Most parents and relatives have no clue, not even minimal, on what privacy and respect actually means. And if they did have enough, effective idea, relatives and parents, even partners, can be “scared” into buying, acquiescencing, even praising!, false justifications for privacy, and protected information disclosure.

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      • Pretty sure parents only send you their children to treat because they believe you are an authority and expert. I’ll remember that what happens in therapy is up to me the next time I’m told that in an informed consent process.

        Therapy should definitely be covered by public or private insurance if it is not considered an intervention like any other. Scam rich parents to go skateboarding with their kids all you want. But I am aghast by your cavalier notion that somehow you are not the “expert,” but only get paid because you are.

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  2. “…leading to treatment discontinuation.”, reformulated says young persons going to psychotherapy need to COMPLY BETTER. Just like psychiatrical rethoric. At least this review does not mention they called teenagers insigh lackers. But it does question, apparently their self report as a caveat, they might misremember their negative experiences.

    Right…

    Just like their OTHER memories of child abuse…

    So many youth having negative emotions when the results of the treatment are not good, and the good outcomes reported are inflated, by among other things selective reporting and statistical massage of the results, sounds akin, a light version of TORTURE: induce suffering to claim afterwards that it’s for their own good.

    Right…

    That’s not paternalistic/patriarcal/autoritarian, it’s TORTURING…

    Not suprising, given the APA-psychology has been involved in the cover up of the negative influence social media has on teenagers. Recently addressed by actually suing social media, META, by 33 district attorneys:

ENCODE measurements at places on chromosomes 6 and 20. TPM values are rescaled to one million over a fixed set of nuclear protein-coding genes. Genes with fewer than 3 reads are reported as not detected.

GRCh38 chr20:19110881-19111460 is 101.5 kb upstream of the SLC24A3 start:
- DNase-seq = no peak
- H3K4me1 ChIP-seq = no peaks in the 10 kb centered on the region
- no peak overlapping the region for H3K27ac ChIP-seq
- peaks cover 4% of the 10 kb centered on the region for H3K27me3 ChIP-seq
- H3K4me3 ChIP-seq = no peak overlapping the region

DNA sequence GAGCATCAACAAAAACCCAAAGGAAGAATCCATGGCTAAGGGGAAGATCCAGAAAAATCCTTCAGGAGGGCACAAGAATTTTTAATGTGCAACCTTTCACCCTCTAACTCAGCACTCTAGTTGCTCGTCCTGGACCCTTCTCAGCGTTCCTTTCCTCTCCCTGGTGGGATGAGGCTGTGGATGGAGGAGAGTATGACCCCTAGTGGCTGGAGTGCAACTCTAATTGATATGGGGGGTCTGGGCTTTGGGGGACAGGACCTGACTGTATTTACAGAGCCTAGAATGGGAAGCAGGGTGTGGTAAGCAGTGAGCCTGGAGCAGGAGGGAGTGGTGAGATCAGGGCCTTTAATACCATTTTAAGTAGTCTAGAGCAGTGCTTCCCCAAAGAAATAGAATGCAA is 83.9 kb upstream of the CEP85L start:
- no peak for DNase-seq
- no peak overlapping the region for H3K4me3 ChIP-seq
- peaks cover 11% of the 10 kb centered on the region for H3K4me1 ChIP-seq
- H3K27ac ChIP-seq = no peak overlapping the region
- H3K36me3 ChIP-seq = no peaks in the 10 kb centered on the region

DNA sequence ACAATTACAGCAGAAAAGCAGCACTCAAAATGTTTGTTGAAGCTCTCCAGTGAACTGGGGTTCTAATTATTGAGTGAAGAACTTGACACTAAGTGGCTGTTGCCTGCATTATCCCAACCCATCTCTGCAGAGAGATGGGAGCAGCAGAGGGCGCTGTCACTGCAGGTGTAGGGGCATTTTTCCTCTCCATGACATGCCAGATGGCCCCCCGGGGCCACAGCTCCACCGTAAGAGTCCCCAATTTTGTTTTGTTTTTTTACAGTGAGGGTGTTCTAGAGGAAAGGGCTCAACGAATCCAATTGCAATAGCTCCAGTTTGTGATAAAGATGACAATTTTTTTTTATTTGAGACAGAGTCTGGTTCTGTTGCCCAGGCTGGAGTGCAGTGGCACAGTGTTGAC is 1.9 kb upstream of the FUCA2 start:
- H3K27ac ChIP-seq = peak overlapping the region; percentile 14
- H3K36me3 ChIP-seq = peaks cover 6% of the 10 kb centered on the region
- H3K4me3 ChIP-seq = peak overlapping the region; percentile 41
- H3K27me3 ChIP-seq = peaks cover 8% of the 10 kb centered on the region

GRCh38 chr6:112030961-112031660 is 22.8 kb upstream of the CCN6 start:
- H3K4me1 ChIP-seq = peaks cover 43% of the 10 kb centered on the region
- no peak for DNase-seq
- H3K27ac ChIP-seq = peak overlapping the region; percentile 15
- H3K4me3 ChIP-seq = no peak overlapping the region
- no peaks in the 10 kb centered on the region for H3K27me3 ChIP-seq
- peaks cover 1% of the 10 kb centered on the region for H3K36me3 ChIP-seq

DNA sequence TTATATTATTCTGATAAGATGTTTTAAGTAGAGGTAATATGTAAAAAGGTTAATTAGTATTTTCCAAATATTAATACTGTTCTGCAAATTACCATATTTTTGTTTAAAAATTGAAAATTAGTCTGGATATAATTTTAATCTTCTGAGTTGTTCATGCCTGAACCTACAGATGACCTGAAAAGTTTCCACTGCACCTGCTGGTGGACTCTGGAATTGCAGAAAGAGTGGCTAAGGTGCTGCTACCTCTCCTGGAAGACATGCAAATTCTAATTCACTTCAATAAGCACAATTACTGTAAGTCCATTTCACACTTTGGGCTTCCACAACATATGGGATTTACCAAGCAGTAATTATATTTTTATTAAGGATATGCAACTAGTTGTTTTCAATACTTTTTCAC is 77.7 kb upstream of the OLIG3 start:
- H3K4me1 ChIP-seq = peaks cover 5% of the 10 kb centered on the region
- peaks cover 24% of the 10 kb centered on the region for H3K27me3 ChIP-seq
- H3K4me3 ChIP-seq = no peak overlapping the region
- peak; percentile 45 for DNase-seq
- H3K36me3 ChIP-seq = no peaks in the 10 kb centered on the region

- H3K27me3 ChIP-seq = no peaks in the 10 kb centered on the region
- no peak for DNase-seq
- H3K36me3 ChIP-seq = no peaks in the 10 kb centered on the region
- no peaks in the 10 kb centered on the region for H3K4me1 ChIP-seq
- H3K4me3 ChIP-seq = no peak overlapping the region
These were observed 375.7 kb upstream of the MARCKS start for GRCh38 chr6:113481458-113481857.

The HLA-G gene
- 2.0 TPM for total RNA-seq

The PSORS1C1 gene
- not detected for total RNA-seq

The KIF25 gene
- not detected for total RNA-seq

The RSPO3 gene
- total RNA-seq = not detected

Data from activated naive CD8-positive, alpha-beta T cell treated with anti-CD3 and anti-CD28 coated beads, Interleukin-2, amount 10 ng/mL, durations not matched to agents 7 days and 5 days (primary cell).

https://arstechnica.com/tech-policy/2023/10/41-states-sue-meta-for-allegedly-addicting-kids-to-facebook-and-instagram/

    and :

    https://www.washingtonpost.com/technology/2023/10/24/meta-lawsuit-facebook-instagram-children-mental-health/

    From the WaPo:

    ‘But a report by the American Psychological Association found that social media use “is not inherently beneficial or harmful to young people”’

    Right…

    They became professional obfuscators of harm by companies, just like the ideological proapaganda to defend fire arms, tobacco, Big Pharma and climate change.

    And that has parallels with psychotherapy in minors: claim it’s not clear, there is doubt, it could go either way. But!, there are benefits!.

    Right…

    Just, if there are, don’t last, apparently beyond 12 months, for depression:

    https://www.madinamerica.com/2021/10/meta-analysis-psychotherapy-children-finds-lackluster-long-term-results/

    Just this study, excellently review by RS, shows the dramatism, the suffering minors are exposed to when going “only” to the psychotherapists office.

    Just the despair kinda feeling that things won’t improve has to be shocking…

    I suspect they will try to minimize the harm, the suffering and claim it is FOR THEIR OWN GOOD, after all, they don’t comply enough with the treatment. Despite some of them shut off their mouths and keep going to therapy when they probably feel awefull when they go. And get at least unfulfilled expectations of benefit…

    Right…

    And the linked articles at the last two paragraphs are great references too. It can give context for parents/guardians/carers of youth to make shared informed decisions about the REAL value and SUFFERING of/by psychotherapy for youths/minors.

    This review was very needed, particularly because there are complaints about the lack of access to psychotherapy for minors. Which if expanded will lead to negative emotions, for benefits that won’t last long, at least for depression.

    Right?…